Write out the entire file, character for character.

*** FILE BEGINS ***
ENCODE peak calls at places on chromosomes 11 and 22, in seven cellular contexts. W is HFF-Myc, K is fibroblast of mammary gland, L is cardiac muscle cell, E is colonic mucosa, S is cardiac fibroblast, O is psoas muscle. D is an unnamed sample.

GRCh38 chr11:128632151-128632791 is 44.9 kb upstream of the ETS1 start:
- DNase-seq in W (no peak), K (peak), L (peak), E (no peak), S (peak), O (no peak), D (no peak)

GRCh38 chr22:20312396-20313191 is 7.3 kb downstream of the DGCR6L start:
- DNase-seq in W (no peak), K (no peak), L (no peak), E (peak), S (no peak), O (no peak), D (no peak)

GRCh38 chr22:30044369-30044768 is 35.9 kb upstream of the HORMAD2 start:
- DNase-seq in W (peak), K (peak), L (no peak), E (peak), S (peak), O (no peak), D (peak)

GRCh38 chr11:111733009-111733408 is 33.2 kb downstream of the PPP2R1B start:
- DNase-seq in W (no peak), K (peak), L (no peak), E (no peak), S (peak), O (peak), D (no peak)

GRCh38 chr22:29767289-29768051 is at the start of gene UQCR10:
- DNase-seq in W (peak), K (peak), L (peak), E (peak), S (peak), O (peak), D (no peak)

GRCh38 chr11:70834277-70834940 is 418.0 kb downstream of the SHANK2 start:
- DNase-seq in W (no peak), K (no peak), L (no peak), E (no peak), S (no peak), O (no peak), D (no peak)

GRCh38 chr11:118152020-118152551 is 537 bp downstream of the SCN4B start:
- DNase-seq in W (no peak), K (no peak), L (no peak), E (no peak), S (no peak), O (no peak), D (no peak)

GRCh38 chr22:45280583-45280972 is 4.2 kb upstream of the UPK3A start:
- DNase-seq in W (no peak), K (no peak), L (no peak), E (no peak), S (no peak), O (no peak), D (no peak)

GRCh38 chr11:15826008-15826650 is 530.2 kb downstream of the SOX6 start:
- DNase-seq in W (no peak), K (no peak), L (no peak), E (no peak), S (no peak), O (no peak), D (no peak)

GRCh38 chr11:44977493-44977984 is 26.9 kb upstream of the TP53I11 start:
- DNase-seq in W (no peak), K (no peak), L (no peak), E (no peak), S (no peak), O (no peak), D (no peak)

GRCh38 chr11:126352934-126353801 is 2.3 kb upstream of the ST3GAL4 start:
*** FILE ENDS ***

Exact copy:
ENCODE peak calls at places on chromosomes 11 and 22, in seven cellular contexts. W is HFF-Myc, K is fibroblast of mammary gland, L is cardiac muscle cell, E is colonic mucosa, S is cardiac fibroblast, O is psoas muscle. D is an unnamed sample.

GRCh38 chr11:128632151-128632791 is 44.9 kb upstream of the ETS1 start:
- DNase-seq in W (no peak), K (peak), L (peak), E (no peak), S (peak), O (no peak), D (no peak)

GRCh38 chr22:20312396-20313191 is 7.3 kb downstream of the DGCR6L start:
- DNase-seq in W (no peak), K (no peak), L (no peak), E (peak), S (no peak), O (no peak), D (no peak)

GRCh38 chr22:30044369-30044768 is 35.9 kb upstream of the HORMAD2 start:
- DNase-seq in W (peak), K (peak), L (no peak), E (peak), S (peak), O (no peak), D (peak)

GRCh38 chr11:111733009-111733408 is 33.2 kb downstream of the PPP2R1B start:
- DNase-seq in W (no peak), K (peak), L (no peak), E (no peak), S (peak), O (peak), D (no peak)

GRCh38 chr22:29767289-29768051 is at the start of gene UQCR10:
- DNase-seq in W (peak), K (peak), L (peak), E (peak), S (peak), O (peak), D (no peak)

GRCh38 chr11:70834277-70834940 is 418.0 kb downstream of the SHANK2 start:
- DNase-seq in W (no peak), K (no peak), L (no peak), E (no peak), S (no peak), O (no peak), D (no peak)

GRCh38 chr11:118152020-118152551 is 537 bp downstream of the SCN4B start:
- DNase-seq in W (no peak), K (no peak), L (no peak), E (no peak), S (no peak), O (no peak), D (no peak)

GRCh38 chr22:45280583-45280972 is 4.2 kb upstream of the UPK3A start:
- DNase-seq in W (no peak), K (no peak), L (no peak), E (no peak), S (no peak), O (no peak), D (no peak)

GRCh38 chr11:15826008-15826650 is 530.2 kb downstream of the SOX6 start:
- DNase-seq in W (no peak), K (no peak), L (no peak), E (no peak), S (no peak), O (no peak), D (no peak)

GRCh38 chr11:44977493-44977984 is 26.9 kb upstream of the TP53I11 start:
- DNase-seq in W (no peak), K (no peak), L (no peak), E (no peak), S (no peak), O (no peak), D (no peak)

GRCh38 chr11:126352934-126353801 is 2.3 kb upstream of the ST3GAL4 start: